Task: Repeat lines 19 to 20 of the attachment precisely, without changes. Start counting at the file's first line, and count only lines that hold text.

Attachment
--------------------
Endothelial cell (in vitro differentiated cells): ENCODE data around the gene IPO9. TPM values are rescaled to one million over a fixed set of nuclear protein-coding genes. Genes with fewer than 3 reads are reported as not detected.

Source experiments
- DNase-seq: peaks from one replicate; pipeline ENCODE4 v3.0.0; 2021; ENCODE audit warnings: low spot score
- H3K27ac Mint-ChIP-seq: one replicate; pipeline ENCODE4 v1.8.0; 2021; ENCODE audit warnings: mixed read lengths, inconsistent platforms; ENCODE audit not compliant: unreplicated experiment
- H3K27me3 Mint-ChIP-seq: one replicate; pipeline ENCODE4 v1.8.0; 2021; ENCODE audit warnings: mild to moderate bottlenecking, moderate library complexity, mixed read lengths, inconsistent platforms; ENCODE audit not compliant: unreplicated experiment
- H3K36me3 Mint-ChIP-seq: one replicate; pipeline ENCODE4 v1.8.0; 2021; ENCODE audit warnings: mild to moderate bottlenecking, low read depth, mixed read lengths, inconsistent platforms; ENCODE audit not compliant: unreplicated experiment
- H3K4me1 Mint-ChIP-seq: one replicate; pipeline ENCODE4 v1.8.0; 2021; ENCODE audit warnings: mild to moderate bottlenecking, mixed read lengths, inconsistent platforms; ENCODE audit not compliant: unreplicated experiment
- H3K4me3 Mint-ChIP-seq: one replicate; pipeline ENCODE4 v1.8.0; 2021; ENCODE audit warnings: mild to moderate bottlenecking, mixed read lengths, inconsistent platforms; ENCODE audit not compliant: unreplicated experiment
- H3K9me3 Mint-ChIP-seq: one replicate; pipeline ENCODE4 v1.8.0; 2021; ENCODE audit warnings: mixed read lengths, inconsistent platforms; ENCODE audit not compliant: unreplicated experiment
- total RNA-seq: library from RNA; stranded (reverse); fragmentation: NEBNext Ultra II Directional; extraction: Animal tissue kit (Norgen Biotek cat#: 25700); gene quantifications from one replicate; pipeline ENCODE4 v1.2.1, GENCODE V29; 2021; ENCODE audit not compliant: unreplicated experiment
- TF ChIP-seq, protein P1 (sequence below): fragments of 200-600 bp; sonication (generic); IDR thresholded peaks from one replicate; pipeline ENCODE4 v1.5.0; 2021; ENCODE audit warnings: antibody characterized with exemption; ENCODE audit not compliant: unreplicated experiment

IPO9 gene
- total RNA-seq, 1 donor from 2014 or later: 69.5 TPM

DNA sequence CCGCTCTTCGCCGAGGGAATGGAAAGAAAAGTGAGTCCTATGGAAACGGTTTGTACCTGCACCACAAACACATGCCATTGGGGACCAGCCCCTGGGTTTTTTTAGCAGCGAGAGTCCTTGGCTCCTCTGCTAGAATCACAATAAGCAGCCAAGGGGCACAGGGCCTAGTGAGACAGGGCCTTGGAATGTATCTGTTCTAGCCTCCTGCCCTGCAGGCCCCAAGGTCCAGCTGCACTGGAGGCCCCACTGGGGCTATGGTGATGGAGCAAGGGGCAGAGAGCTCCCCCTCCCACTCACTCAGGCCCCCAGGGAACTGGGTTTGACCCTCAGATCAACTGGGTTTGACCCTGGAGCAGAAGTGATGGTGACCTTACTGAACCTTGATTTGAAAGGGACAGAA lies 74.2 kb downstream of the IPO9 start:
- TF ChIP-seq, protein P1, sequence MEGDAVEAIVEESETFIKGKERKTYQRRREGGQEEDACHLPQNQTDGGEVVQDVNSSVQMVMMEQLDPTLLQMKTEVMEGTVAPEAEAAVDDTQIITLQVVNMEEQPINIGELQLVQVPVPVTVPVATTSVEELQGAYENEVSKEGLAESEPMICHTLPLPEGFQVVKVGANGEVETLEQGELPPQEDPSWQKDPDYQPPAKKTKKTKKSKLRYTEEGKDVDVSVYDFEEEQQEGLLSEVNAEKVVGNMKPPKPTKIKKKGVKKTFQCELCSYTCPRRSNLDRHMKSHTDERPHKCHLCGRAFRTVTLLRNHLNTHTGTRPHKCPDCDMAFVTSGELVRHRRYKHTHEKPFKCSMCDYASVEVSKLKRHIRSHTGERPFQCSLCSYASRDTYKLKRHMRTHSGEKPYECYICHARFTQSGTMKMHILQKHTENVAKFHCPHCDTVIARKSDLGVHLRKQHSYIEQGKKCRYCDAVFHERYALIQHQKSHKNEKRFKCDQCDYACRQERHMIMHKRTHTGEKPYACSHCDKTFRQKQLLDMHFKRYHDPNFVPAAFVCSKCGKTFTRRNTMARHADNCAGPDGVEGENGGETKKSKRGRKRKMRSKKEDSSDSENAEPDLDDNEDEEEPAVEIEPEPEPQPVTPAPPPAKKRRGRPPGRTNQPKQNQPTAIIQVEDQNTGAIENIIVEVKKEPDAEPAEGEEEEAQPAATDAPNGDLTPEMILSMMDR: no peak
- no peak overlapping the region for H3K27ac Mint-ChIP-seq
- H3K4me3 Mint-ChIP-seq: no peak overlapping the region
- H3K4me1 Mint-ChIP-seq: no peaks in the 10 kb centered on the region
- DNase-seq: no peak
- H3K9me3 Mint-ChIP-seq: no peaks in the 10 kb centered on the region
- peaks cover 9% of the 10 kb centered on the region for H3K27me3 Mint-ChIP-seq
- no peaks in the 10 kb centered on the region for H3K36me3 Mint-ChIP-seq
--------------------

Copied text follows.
- DNase-seq: no peak
- H3K9me3 Mint-ChIP-seq: no peaks in the 10 kb centered on the region